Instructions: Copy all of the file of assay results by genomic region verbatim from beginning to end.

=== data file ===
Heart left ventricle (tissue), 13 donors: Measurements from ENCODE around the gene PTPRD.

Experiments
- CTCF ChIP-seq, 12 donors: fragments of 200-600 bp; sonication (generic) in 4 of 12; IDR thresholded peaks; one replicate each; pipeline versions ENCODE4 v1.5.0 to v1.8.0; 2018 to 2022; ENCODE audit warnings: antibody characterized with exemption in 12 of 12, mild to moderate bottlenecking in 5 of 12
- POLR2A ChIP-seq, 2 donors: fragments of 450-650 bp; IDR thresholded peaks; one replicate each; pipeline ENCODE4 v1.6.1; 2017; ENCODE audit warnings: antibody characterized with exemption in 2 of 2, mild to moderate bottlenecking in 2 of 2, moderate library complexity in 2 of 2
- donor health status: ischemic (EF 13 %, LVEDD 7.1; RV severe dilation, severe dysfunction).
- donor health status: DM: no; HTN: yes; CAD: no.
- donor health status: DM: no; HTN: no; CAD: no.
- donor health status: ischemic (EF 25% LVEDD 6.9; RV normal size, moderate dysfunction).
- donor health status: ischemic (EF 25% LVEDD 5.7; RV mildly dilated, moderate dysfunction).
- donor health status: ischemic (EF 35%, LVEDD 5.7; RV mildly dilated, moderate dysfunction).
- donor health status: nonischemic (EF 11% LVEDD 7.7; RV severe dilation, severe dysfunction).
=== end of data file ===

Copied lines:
Heart left ventricle (tissue), 13 donors: Measurements from ENCODE around the gene PTPRD.

Experiments
- CTCF ChIP-seq, 12 donors: fragments of 200-600 bp; sonication (generic) in 4 of 12; IDR thresholded peaks; one replicate each; pipeline versions ENCODE4 v1.5.0 to v1.8.0; 2018 to 2022; ENCODE audit warnings: antibody characterized with exemption in 12 of 12, mild to moderate bottlenecking in 5 of 12
- POLR2A ChIP-seq, 2 donors: fragments of 450-650 bp; IDR thresholded peaks; one replicate each; pipeline ENCODE4 v1.6.1; 2017; ENCODE audit warnings: antibody characterized with exemption in 2 of 2, mild to moderate bottlenecking in 2 of 2, moderate library complexity in 2 of 2
- donor health status: ischemic (EF 13 %, LVEDD 7.1; RV severe dilation, severe dysfunction).
- donor health status: DM: no; HTN: yes; CAD: no.
- donor health status: DM: no; HTN: no; CAD: no.
- donor health status: ischemic (EF 25% LVEDD 6.9; RV normal size, moderate dysfunction).
- donor health status: ischemic (EF 25% LVEDD 5.7; RV mildly dilated, moderate dysfunction).
- donor health status: ischemic (EF 35%, LVEDD 5.7; RV mildly dilated, moderate dysfunction).
- donor health status: nonischemic (EF 11% LVEDD 7.7; RV severe dilation, severe dysfunction).